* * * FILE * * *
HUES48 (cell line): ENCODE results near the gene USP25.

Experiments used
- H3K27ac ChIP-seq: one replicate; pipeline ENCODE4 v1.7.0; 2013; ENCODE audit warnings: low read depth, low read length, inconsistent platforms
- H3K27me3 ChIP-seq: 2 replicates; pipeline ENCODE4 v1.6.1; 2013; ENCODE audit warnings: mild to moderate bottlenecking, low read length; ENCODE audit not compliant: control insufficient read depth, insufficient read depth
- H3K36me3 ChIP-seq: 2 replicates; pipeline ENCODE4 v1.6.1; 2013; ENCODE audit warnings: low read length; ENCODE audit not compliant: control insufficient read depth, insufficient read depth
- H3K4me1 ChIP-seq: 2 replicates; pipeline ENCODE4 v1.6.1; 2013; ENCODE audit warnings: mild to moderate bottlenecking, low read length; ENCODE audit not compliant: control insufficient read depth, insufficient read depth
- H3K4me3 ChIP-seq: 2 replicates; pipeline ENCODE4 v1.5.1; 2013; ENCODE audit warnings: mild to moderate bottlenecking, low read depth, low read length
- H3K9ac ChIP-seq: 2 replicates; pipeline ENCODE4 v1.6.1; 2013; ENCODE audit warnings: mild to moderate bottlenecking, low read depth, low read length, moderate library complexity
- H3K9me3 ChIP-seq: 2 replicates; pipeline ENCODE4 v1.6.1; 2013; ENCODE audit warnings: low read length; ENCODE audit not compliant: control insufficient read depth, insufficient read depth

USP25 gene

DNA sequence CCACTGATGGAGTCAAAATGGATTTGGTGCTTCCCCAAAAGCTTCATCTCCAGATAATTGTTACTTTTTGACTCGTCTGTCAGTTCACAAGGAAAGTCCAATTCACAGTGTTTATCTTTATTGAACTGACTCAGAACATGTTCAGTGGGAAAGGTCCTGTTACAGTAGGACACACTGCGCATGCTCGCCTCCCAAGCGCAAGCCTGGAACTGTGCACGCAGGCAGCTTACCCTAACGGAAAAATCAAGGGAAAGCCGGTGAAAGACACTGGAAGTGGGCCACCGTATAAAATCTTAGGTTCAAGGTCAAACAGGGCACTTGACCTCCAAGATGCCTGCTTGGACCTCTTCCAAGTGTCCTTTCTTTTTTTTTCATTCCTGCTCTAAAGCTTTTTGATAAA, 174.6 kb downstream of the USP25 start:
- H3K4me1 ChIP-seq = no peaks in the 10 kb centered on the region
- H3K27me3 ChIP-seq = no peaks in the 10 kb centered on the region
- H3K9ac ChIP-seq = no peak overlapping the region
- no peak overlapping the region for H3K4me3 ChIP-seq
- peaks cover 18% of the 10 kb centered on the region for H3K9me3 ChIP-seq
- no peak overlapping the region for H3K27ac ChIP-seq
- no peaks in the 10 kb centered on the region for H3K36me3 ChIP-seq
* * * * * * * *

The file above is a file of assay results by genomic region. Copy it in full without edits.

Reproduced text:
HUES48 (cell line): ENCODE results near the gene USP25.

Experiments used
- H3K27ac ChIP-seq: one replicate; pipeline ENCODE4 v1.7.0; 2013; ENCODE audit warnings: low read depth, low read length, inconsistent platforms
- H3K27me3 ChIP-seq: 2 replicates; pipeline ENCODE4 v1.6.1; 2013; ENCODE audit warnings: mild to moderate bottlenecking, low read length; ENCODE audit not compliant: control insufficient read depth, insufficient read depth
- H3K36me3 ChIP-seq: 2 replicates; pipeline ENCODE4 v1.6.1; 2013; ENCODE audit warnings: low read length; ENCODE audit not compliant: control insufficient read depth, insufficient read depth
- H3K4me1 ChIP-seq: 2 replicates; pipeline ENCODE4 v1.6.1; 2013; ENCODE audit warnings: mild to moderate bottlenecking, low read length; ENCODE audit not compliant: control insufficient read depth, insufficient read depth
- H3K4me3 ChIP-seq: 2 replicates; pipeline ENCODE4 v1.5.1; 2013; ENCODE audit warnings: mild to moderate bottlenecking, low read depth, low read length
- H3K9ac ChIP-seq: 2 replicates; pipeline ENCODE4 v1.6.1; 2013; ENCODE audit warnings: mild to moderate bottlenecking, low read depth, low read length, moderate library complexity
- H3K9me3 ChIP-seq: 2 replicates; pipeline ENCODE4 v1.6.1; 2013; ENCODE audit warnings: low read length; ENCODE audit not compliant: control insufficient read depth, insufficient read depth

USP25 gene

DNA sequence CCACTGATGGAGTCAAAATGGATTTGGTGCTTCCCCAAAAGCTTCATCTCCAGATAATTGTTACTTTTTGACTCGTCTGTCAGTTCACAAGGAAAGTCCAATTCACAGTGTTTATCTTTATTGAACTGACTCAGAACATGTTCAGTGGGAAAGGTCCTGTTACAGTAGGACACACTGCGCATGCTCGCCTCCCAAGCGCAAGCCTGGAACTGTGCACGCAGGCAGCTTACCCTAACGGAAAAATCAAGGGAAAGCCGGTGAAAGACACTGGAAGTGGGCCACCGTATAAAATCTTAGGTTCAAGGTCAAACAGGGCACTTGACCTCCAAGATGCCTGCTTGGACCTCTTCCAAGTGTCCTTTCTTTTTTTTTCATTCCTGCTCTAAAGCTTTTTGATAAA, 174.6 kb downstream of the USP25 start:
- H3K4me1 ChIP-seq = no peaks in the 10 kb centered on the region
- H3K27me3 ChIP-seq = no peaks in the 10 kb centered on the region
- H3K9ac ChIP-seq = no peak overlapping the region
- no peak overlapping the region for H3K4me3 ChIP-seq
- peaks cover 18% of the 10 kb centered on the region for H3K9me3 ChIP-seq
- no peak overlapping the region for H3K27ac ChIP-seq
- no peaks in the 10 kb centered on the region for H3K36me3 ChIP-seq